Well, The Great Gatsby movie has been out for over a week now, and I must say that I haven’t heard too many rave reviews. What I have heard about it is a mixed bag. While I have heard that the casting was well done, I have also heard that the movie is simply over the top and does not stay true to the original novel in ways that viewers were hoping for.
People seem to have one of two opinions on The Great Gatsby. Either they love it or they hate it – I have not seen much in between. Gatsby was one of my favorite books that I read in tenth grade, and I reread it over the summer in college. In my rereading, I did find the descriptions to be somewhat over the top – more so than I had remembered – but that did not change my opinion of the book too much, and I still enjoyed it.
I think maybe the reason why I enjoyed it so much was because it was such a visual read. Fitzgerald really emphasizes description, setting, and colors in his writing, and while that did slow down the narrative at times, it gave me a very specific image of Nick Carraway’s world, and his opinions on that world.
What’s more is that I feel like I have been there myself. The story is set in the imaginary Long Island town of West Egg and New York City. Long Island is one of my favorite places, and I know it well as I have been going there since I was little. I also grew up in New York, so both of these locations are familiar old haunts of mine.
I feel like it is pretentious to say that The Great Gatsby hits close to home for me, because that is not true. I do not live the extravagant life of Jay Gatsby in a disillusioned Jazz Age like era – thankfully I am much more low key than that. That is not what is familiar to me while reading The Great Gatsby. Instead it’s the settings themselves, not the people, that stick with me the most when reading this book.
When I imagine the setting, I think of the air and the light of Long Island in the summer and even some of the specific places on the island. I picture the famous glasses billboard and The Valley of Ashes to be somewhere on the L.I.E. Many years ago when I was little, there was a fire off of the highway that we could see in the distance from our kitchen window. We passed the remains of burned trees for a long time after that while traveling back and forth to the city. For me, that is where the billboard and the gas station are in Gatsby.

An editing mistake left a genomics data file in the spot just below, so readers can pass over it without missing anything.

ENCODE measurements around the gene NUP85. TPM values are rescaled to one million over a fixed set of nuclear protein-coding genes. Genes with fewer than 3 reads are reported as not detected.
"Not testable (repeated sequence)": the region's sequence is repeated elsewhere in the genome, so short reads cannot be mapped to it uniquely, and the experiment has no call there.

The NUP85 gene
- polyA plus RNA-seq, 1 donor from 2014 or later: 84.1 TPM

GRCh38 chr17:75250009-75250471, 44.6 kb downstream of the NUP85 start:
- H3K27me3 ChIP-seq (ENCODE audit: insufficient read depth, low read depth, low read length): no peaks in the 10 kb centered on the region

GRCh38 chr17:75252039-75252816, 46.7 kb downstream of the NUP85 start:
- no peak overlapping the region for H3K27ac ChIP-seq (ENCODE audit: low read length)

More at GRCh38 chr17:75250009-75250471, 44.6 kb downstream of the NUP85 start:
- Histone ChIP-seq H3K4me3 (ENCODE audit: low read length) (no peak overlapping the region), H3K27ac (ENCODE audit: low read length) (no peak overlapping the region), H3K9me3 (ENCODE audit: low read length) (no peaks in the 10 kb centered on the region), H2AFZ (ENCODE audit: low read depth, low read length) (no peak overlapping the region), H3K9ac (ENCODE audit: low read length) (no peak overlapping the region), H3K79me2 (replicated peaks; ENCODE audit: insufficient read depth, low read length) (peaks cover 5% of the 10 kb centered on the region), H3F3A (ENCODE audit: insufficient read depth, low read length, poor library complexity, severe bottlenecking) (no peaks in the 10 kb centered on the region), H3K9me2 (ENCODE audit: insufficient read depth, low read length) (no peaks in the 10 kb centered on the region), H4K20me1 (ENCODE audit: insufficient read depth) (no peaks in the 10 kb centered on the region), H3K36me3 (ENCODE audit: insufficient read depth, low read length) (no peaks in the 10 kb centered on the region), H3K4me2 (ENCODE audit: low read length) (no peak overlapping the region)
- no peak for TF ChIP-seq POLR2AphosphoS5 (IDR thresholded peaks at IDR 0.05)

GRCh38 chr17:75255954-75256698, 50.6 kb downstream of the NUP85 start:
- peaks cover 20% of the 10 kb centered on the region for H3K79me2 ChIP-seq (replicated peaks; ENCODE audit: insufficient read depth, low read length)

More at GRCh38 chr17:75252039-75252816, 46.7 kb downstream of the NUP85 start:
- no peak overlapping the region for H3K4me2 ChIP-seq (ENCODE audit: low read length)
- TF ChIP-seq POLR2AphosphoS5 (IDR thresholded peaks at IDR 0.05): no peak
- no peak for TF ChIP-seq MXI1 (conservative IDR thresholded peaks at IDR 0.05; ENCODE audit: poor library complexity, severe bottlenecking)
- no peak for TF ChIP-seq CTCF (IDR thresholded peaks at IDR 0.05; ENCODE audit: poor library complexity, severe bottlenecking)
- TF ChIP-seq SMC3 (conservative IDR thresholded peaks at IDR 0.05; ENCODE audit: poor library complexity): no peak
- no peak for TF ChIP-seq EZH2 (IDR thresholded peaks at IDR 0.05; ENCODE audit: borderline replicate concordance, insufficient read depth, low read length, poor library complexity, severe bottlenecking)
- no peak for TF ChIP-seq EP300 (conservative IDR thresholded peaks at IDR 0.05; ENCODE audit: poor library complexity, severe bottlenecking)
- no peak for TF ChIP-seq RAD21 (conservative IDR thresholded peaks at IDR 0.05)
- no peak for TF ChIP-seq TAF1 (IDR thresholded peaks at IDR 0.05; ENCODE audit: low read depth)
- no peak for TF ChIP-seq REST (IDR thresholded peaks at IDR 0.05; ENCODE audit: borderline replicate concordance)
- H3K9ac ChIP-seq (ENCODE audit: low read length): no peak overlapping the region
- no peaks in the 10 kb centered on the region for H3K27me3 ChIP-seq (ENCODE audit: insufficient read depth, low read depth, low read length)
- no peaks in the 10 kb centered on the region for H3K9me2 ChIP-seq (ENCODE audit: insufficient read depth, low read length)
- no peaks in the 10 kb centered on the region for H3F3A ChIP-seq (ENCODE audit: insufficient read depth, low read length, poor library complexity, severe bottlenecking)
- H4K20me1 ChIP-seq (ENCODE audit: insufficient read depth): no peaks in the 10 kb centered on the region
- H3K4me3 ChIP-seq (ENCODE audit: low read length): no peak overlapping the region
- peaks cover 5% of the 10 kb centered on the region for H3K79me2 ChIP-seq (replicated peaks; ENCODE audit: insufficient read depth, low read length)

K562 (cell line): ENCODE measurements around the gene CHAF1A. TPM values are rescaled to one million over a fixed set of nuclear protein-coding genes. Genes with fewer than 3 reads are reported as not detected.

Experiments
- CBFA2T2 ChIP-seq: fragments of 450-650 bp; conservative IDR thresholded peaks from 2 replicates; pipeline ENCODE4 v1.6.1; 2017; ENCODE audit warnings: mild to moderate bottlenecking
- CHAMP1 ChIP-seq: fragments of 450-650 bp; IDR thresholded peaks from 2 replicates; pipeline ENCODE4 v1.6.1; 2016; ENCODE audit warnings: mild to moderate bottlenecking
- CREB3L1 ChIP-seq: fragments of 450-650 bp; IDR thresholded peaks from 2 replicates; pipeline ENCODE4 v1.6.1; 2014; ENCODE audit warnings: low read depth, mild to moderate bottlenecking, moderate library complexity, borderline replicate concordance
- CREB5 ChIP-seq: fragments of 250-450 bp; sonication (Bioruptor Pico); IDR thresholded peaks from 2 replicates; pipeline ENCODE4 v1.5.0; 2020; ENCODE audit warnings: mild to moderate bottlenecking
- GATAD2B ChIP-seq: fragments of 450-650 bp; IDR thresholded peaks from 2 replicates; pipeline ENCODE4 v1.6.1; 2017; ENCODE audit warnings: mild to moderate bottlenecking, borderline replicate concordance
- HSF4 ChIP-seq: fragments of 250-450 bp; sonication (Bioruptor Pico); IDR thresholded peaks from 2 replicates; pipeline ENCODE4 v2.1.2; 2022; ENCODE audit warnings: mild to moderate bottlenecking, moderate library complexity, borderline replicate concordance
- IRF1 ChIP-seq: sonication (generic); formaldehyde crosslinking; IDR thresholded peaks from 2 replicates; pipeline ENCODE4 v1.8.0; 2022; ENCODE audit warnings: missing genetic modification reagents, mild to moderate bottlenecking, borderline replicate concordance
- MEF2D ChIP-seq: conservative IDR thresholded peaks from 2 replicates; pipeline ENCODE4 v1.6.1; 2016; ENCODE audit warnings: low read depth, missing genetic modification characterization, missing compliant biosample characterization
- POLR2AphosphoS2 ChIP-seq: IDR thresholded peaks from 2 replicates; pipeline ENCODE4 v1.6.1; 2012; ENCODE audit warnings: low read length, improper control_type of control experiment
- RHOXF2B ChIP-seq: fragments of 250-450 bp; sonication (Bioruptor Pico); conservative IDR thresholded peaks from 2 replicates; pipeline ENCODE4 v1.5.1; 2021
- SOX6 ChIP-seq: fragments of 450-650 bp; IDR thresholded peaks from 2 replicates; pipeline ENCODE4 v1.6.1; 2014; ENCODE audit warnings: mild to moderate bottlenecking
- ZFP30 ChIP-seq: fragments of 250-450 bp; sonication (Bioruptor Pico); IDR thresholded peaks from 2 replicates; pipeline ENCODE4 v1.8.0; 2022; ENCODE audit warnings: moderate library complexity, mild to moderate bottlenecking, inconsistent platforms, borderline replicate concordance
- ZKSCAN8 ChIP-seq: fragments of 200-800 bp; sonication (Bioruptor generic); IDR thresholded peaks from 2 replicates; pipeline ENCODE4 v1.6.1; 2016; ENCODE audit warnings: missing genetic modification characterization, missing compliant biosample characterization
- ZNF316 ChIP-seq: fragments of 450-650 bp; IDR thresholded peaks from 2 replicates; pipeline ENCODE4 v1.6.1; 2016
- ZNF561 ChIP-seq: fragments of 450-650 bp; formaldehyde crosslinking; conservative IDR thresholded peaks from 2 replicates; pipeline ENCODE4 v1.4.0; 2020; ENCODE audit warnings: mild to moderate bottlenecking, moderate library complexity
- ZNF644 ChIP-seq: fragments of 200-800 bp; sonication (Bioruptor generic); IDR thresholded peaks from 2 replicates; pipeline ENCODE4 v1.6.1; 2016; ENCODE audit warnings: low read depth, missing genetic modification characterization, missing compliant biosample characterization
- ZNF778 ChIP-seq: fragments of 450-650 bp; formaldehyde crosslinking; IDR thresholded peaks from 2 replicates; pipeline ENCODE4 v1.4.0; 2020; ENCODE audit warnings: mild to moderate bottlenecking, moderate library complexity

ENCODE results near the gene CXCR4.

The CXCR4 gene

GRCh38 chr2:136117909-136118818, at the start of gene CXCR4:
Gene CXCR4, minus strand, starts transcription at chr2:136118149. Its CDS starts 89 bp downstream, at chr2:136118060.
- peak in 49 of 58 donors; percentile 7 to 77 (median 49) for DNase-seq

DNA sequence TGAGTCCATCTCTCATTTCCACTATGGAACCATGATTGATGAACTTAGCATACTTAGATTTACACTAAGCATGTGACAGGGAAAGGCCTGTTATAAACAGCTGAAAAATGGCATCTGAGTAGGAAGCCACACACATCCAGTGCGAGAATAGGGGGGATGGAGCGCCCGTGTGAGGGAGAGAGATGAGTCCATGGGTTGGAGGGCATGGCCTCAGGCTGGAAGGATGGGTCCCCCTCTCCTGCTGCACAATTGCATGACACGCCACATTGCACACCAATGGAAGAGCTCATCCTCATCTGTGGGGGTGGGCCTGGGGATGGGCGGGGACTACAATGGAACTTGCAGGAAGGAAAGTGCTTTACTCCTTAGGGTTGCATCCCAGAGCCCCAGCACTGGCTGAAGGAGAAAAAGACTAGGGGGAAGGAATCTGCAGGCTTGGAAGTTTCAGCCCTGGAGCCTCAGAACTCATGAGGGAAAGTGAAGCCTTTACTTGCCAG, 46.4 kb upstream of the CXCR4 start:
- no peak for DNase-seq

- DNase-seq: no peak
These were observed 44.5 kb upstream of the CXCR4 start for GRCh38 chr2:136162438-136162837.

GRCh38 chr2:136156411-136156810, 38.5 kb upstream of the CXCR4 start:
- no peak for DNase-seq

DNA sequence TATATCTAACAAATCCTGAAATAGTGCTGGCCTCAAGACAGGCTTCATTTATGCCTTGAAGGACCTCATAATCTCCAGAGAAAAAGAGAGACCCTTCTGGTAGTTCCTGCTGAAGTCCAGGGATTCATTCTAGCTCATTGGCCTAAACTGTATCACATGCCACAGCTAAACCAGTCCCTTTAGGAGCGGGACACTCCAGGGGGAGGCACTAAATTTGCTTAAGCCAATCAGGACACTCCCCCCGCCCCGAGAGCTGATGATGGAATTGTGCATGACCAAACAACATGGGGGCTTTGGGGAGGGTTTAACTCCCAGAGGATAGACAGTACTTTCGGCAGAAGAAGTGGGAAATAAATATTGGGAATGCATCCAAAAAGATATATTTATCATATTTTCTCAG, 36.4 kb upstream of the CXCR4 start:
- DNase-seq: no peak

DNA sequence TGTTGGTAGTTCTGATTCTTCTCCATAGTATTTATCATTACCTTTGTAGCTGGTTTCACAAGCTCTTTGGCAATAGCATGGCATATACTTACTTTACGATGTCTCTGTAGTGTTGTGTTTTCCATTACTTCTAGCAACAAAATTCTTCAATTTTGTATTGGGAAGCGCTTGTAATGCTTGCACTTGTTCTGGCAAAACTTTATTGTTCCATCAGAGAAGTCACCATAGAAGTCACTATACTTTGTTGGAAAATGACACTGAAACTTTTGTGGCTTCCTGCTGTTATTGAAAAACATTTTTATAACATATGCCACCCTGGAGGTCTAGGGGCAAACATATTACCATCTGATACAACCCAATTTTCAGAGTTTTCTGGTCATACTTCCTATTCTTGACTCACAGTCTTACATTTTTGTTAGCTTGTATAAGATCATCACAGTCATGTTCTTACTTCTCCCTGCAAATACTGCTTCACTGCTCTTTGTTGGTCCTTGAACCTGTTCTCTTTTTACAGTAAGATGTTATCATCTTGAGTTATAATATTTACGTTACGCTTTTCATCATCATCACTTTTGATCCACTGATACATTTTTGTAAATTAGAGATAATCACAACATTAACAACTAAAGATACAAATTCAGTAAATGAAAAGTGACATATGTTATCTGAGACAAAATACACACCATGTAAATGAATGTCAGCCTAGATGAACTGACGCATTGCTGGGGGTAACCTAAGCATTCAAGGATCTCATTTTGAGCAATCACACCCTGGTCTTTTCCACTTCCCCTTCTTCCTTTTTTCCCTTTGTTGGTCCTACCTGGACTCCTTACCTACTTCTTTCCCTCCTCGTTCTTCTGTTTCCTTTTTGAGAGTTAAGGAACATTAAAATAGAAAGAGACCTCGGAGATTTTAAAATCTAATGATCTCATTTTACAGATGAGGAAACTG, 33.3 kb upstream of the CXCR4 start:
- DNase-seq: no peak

Even though the last time I read Gatsby was a few years ago now, there are still certain scenes that stick out to me when thinking about the book. The city, of course, is easy for me to imagine, although it is a different New York than the one I live in now. Another scene I have constructed for myself is where Daisy is introduced for the first time in a whirlwind of breezes and white. I don’t know if, for me, this is based on any specific house I have been to in my life, but I feel like I can imagine what it would be very well. And Gatsby’s parties I imagine to be on one specific lawn that leads down to the water.
I remember watching a scene from the old Great Gatsby movie with Robert Redford while reading the book in school, and even then the settings in the movie interrupted the setting I had built for myself in my head. I can only imagine what seeing the glitzy 3D Gatsby film would do to my personal Gatsby world.
I also have some issues with the way the film was approached. I have heard that the soundtrack is done by modern artists such as Lana Del Rey and and Jay-Z. According to director Baz Lurhmann, he was looking to modernize Gatsby to today’s audience. In an interview, Lurhmann says,
While we acknowledge, as Fitzgerald phrased it, ‘the Jazz Age,’ and this is the period represented on screen, we—our audience—are living in the ‘hip-hop age’ and want our viewers to feel the impact of modern-day music the way Fitzgerald did for the readers of his novel at the time of its publication.
Who knows, maybe 100 years from now people will look back on 2013 and call it ‘the hip hop age’, but I personally don’t think that we are in ‘the hip hop age’ in the way that the 1920’s was The Jazz Age. And while I am all for statements on the impact of music on today’s generation, I don’t know if The Great Gatsby is the place to do that. I personally would have liked to see more of the Jazz Age, since that is an era we do not see on a daily basis, or when we turn on the radio.
Also, the narration of the movie comes from Nick Carroway years later in a sanitarium where he is a recovering alcoholic. In my opinion, that is a nice “what-if” situation that certainty fits in with the turn of events from the 1920’s to the 1930’s. But I am not 100% sold on the idea. There also must be a more subtle way to fit in lines of Fitzgerald’s text other than physically writing them out on the screen. I have also heard that there are many subtleties to the book that get lost, or overly exposed in the film. But then again I have not seen the movie, so I don’t feel like I can comment on that element of the film as much.
Yes, The Great Gatsby is known for its elaborately descriptive writing, so it makes sense that an elaborate movie would come from the novel, but I think I am going to stick with my own personal scenes that are now etched in my mind, thank you very much. Each reader has a different idea of what the inner world of a book looks like, which is a great thing! I would hate to see my personal inner of Gatsby wither away to be replaced by hip hop and 3D golden glitz. I can find that elsewhere.
- Gatsby (thethoughtsack.wordpress.com)